California’s housing market to cool in second half of year, Realtor economists predict – Daily News

on Jul28
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Four consecutive months of statewide home-price records may be at an end as the California housing market shows signs of cooling.

But the median house price for 2021 still will be up nearly 21% and sales will show an 8% jump over 2020 levels, thanks to the white-hot home-buying frenzy during the six months just concluded, California Association of Realtors economists said Wednesday, July 28, during their first mid-year housing forecast.

By year’s end, the 2021 median price of an existing single-family home is forecast to be $795,600, up 20.7% from the 2020 median. That’s a gain of $136,000 from last year – and a gain of almost $300,000 over the past five years.

The median is the midpoint of all sales, with half the homes selling for more and half selling for less.

This year’s house sales are forecast to reach 444,500 transactions, up 7.9% to the highest tally in 12 years.

“So, despite the fact that we should have some softening or some weakening in sales in the second half (of the year), we’re still doing okay,” CAR Deputy Chief Economist Oscar Wei said.

“We may not set another new record high,” Wei said, but “statewide home prices will continue to stay pretty high.”

Underpinning the buying frenzy during the first half of 2021 were record-low mortgage rates and a drop in the number of homes on the market, CAR economists said.

For sale listings were down by at least 40% during the first five months of the year, CAR figures show. But they are projected to increase over the summer and fall, when home buying typically slows and housing inventory typically rises. That will translate into “more normal” price and sales growth going forward.

“We do see the market as normalizing,” CAR Chief Economist Jordan Levine said.

Nonetheless, listings still will be down about 5% from year-ago levels by December, CAR predicted.

Levine said the COVID-19 pandemic was a key driver of the past year’s housing boom, dividing the job market into two segments.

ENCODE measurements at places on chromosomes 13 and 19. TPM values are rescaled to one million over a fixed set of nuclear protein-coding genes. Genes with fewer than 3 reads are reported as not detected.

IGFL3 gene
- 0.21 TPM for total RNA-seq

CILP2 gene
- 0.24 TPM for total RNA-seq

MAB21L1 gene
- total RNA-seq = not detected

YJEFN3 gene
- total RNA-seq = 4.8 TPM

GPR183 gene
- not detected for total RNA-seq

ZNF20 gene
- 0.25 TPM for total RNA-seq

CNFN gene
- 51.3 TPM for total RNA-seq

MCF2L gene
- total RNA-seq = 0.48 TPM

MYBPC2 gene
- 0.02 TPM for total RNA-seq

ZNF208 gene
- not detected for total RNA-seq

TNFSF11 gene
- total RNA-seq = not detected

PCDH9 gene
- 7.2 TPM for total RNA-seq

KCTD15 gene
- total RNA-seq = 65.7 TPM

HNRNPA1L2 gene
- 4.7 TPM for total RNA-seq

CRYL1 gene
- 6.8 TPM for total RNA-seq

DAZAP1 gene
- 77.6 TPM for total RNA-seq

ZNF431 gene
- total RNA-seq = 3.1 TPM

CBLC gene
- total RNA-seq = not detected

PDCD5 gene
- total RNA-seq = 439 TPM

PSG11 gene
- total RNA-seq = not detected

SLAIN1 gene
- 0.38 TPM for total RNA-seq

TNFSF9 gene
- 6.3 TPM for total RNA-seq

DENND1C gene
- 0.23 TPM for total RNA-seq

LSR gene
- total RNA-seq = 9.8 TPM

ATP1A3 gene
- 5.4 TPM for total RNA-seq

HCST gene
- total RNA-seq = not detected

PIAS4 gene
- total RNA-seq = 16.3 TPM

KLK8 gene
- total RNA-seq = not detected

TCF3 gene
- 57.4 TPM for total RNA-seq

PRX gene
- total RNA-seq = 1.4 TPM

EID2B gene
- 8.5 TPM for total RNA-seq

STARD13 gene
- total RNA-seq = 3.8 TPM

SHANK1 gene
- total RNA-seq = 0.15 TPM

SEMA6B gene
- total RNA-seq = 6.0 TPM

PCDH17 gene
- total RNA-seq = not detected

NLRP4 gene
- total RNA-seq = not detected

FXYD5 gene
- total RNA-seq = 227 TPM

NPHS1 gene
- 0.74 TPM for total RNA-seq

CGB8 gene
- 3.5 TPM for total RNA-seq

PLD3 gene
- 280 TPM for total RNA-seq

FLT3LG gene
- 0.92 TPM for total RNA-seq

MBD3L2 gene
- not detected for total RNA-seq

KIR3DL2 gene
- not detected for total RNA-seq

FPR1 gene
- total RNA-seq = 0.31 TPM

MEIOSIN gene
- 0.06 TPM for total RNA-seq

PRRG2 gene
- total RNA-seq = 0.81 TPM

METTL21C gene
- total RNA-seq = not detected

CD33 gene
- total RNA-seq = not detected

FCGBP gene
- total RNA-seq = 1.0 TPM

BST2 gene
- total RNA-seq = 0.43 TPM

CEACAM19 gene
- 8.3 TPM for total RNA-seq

Workers in restaurants, retail, leisure and hospitality sectors saw jobs drop from 42-77% during the pandemic. On the other hand, those in the information, health care, manufacturing and professional and technical segments of the economy saw job gains in the 45-86% range. The logistics sector saw employment nearly triple, thanks to the expanded reliance on online shopping.

Hence demand for new homes grew sharply for people in higher-income jobs who could work from home.

Demand grew for bigger houses, with the average size of a home jumping from a pre-pandemic average of 1,755 square feet to 1,859 square feet during the summer of 2020.

“Those high-income earners and that excess need for housing … all mixed together to create this surge in buyer demand,” Levine said. “Folks who were in those low-wage categories, who really were grappling with housing costs, weren’t necessarily the prime targets for homeownership.”

At the same time, average rates for a 30-year fixed mortgage fell to an all-time low of 2.65% in January and averaged 2.9% this year so far, according to Freddie Mac. CAR predicted the average rate for 2021 as a whole will be 3%.

First-time buyers accounted for much of this year’s buying frenzy. CAR figures show 38.4% of home buyers in 2020 were renters, the most in a decade. Levine noted, however, first-time buyers tended to be more affluent long-time renters with “remotable” jobs.

For example, a third of buyers last year had enough cash to pay a 20% down payment, compared with a fourth paying 20% down during the housing boom of 2006, a survey of Realtors showed. And just a 10th of home buyers purchased a home with no down payment, vs. 40% in 2006.

Some changes caused by the pandemic are here to stay, Levine said. Remote work and online shopping will continue to be higher than before the pandemic. But following a year in which home-buying demand surged in resorts and outlying suburbs, demand again is returning to California’s urban core.

“When you kind of look at it from a more zoomed-out perspective, on a regional basis, the two areas that are growing fastest right now in terms of closed transactions are the San Francisco Bay area and Southern California,” Levine said.

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